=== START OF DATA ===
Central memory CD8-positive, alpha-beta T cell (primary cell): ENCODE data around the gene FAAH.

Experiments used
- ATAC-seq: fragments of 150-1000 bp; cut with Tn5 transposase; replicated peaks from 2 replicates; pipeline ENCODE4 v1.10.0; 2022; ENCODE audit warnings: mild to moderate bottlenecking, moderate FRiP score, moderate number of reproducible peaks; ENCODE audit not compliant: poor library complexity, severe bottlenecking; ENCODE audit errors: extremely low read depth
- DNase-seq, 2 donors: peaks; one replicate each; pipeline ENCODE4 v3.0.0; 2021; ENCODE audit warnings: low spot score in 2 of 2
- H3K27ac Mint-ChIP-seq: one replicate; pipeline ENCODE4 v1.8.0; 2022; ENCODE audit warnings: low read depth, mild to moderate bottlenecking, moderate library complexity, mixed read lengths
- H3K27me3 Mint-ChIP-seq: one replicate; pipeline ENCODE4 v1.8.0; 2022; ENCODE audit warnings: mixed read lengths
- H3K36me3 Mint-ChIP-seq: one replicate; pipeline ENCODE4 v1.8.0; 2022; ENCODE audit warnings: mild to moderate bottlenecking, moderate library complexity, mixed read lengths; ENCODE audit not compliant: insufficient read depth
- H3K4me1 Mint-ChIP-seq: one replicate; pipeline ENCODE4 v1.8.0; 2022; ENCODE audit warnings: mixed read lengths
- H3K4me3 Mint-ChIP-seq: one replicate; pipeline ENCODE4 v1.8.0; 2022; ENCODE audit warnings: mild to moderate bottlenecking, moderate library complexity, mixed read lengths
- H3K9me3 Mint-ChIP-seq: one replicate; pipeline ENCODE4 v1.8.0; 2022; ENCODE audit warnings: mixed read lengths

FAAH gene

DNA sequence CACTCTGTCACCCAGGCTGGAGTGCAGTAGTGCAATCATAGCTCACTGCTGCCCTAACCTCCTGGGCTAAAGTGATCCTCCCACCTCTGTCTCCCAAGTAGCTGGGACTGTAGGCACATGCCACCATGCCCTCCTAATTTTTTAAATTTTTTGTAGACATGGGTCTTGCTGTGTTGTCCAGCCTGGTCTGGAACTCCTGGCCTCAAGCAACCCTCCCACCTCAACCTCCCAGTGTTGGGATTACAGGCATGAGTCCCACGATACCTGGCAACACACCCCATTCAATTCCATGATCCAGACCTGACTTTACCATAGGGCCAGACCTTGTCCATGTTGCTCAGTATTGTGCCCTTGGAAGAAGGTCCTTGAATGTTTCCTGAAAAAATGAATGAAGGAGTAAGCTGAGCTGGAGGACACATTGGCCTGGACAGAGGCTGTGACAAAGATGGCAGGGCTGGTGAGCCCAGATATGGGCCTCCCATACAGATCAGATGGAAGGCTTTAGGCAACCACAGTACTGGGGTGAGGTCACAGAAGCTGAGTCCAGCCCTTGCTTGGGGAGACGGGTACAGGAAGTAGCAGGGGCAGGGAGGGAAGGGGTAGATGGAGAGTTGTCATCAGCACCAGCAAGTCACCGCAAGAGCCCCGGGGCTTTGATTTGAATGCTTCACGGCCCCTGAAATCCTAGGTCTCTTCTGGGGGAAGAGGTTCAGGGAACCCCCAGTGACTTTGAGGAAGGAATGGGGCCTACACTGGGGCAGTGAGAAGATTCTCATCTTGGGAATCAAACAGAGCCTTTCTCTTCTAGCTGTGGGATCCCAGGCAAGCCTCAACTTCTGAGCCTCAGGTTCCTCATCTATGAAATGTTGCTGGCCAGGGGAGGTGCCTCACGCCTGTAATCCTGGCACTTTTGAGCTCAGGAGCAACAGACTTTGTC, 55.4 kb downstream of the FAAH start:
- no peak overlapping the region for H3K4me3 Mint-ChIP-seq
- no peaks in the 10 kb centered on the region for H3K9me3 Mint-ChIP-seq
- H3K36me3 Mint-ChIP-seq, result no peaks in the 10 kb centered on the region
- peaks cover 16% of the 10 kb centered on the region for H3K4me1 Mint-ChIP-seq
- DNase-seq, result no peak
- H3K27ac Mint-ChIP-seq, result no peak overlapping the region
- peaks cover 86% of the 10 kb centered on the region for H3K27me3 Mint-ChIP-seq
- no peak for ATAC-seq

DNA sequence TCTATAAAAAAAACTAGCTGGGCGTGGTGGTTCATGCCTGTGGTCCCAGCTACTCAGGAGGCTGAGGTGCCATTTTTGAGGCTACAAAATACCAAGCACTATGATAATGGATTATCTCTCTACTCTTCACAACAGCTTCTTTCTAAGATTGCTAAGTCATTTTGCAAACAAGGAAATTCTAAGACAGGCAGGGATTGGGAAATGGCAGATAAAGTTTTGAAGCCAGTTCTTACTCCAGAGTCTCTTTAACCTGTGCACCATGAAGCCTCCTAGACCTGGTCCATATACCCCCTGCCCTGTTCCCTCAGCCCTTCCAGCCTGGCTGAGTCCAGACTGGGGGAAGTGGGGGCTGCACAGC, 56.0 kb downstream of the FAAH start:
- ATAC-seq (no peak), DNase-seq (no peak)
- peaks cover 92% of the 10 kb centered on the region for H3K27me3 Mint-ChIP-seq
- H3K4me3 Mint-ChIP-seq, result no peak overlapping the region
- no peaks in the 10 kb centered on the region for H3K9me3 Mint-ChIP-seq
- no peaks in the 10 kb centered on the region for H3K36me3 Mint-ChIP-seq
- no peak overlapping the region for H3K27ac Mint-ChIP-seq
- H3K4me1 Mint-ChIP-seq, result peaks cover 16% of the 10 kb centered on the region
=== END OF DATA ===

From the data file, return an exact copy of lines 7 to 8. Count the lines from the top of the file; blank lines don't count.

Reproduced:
- H3K36me3 Mint-ChIP-seq: one replicate; pipeline ENCODE4 v1.8.0; 2022; ENCODE audit warnings: mild to moderate bottlenecking, moderate library complexity, mixed read lengths; ENCODE audit not compliant: insufficient read depth
- H3K4me1 Mint-ChIP-seq: one replicate; pipeline ENCODE4 v1.8.0; 2022; ENCODE audit warnings: mixed read lengths